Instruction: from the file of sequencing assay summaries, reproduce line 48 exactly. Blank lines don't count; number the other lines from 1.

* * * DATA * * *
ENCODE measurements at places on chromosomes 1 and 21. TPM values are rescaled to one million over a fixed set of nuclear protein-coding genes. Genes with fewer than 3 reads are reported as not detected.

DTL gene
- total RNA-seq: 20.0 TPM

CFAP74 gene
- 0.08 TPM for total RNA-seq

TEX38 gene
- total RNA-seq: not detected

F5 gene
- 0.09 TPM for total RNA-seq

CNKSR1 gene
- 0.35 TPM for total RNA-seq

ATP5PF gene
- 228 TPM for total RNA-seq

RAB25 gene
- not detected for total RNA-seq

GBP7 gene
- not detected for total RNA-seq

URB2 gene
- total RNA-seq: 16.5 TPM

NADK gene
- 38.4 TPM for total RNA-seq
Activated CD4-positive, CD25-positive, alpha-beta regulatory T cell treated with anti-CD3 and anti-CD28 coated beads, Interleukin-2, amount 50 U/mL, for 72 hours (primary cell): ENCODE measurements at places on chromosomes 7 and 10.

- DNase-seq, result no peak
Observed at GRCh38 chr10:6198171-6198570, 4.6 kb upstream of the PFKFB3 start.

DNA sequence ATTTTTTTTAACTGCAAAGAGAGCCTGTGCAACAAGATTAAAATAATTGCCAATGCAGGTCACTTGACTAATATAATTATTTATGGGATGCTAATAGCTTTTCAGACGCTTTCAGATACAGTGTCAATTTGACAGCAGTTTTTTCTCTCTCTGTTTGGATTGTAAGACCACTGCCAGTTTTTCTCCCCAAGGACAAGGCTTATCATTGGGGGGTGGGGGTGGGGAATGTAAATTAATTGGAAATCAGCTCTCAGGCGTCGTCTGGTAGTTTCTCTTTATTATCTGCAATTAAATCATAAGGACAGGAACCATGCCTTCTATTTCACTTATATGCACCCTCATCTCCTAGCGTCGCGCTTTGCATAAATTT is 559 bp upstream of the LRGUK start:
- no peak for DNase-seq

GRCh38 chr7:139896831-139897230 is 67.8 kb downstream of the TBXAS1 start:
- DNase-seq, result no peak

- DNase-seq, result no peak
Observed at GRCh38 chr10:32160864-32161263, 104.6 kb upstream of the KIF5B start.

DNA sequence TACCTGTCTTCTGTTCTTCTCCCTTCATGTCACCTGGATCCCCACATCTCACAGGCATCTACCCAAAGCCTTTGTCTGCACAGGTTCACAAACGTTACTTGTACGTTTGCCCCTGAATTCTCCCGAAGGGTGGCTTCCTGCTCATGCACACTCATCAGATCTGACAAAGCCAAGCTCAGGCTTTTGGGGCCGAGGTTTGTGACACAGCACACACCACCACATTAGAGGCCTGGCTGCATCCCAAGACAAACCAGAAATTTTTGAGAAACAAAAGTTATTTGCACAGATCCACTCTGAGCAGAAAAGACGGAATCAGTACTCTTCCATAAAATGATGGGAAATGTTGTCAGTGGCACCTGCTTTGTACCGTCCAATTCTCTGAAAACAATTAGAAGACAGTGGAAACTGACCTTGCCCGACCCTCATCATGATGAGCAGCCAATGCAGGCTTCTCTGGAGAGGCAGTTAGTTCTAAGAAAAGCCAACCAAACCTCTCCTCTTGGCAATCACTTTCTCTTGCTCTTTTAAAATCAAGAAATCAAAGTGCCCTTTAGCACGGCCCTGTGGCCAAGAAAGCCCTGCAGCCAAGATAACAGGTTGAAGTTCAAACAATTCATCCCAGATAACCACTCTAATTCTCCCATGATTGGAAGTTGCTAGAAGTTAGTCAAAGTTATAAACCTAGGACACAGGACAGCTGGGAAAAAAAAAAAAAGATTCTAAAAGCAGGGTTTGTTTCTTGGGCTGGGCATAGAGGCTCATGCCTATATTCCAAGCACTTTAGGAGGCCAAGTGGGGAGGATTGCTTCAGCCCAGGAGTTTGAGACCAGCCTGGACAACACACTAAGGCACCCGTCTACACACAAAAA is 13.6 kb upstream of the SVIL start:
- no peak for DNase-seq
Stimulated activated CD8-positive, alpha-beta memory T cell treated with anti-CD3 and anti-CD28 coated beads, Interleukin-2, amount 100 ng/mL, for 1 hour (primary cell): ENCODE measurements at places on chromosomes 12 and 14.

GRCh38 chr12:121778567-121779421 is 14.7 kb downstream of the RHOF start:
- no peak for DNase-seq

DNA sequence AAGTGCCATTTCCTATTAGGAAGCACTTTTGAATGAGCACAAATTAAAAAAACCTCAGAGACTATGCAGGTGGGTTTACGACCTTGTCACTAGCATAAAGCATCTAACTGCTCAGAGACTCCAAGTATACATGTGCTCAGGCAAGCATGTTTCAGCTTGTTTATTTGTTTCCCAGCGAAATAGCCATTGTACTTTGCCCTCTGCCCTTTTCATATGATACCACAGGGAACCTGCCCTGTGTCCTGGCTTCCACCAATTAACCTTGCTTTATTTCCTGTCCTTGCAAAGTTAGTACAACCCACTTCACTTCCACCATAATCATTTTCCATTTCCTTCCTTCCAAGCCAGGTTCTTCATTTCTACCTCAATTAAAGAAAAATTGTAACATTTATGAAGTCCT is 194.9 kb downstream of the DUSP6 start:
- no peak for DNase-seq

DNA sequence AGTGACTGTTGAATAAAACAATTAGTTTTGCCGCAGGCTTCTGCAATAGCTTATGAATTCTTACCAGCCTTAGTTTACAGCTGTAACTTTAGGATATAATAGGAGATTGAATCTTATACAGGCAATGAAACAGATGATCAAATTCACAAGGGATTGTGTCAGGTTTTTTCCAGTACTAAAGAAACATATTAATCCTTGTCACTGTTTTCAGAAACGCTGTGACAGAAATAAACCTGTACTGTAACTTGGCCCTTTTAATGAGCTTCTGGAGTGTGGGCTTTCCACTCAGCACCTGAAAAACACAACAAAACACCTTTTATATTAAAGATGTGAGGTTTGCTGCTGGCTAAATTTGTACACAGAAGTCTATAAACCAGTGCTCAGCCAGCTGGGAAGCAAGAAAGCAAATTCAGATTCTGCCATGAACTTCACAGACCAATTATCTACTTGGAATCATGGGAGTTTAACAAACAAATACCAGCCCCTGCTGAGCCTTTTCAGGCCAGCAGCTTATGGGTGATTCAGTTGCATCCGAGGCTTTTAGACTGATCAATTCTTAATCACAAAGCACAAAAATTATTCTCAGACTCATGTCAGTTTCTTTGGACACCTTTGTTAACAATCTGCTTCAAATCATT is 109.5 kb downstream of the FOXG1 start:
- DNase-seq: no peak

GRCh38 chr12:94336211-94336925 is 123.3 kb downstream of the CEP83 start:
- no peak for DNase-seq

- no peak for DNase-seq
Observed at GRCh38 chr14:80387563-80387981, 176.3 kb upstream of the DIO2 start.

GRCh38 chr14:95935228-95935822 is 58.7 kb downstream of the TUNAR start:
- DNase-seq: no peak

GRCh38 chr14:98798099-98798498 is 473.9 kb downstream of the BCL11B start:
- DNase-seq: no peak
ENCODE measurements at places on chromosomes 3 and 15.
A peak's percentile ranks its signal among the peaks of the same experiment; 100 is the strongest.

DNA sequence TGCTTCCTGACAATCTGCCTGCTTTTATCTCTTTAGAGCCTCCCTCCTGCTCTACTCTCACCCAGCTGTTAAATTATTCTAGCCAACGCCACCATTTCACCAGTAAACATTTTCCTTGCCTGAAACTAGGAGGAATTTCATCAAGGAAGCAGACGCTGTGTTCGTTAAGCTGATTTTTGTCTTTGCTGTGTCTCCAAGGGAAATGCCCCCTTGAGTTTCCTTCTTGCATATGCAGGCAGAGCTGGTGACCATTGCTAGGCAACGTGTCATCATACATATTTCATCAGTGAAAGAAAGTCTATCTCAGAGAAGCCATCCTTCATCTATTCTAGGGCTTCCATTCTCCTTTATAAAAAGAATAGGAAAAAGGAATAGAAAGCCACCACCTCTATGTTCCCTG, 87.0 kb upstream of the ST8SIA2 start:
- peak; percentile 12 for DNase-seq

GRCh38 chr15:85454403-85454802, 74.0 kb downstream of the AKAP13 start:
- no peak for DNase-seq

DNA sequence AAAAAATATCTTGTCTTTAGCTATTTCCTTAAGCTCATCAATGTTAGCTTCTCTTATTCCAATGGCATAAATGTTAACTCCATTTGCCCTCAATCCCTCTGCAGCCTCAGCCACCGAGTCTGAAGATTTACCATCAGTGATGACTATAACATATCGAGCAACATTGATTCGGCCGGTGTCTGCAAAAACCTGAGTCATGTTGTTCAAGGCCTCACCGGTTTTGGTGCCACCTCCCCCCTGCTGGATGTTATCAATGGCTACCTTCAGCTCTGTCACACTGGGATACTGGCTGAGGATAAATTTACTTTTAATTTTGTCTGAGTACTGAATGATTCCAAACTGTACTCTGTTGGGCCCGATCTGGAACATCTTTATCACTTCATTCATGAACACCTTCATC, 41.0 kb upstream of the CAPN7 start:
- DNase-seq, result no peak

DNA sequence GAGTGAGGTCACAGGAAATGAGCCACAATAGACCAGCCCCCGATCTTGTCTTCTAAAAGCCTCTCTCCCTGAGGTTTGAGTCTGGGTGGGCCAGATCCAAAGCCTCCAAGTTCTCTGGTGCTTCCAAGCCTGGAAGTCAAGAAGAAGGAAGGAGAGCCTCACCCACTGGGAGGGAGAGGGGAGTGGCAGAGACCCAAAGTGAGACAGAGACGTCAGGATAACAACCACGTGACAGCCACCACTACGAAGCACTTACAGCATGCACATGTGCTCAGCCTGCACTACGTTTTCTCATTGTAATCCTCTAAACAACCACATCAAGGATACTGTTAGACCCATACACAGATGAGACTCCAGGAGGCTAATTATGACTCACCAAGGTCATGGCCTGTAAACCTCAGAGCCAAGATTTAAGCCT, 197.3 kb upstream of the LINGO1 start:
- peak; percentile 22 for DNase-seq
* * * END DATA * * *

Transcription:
ENCODE measurements at places on chromosomes 3 and 15.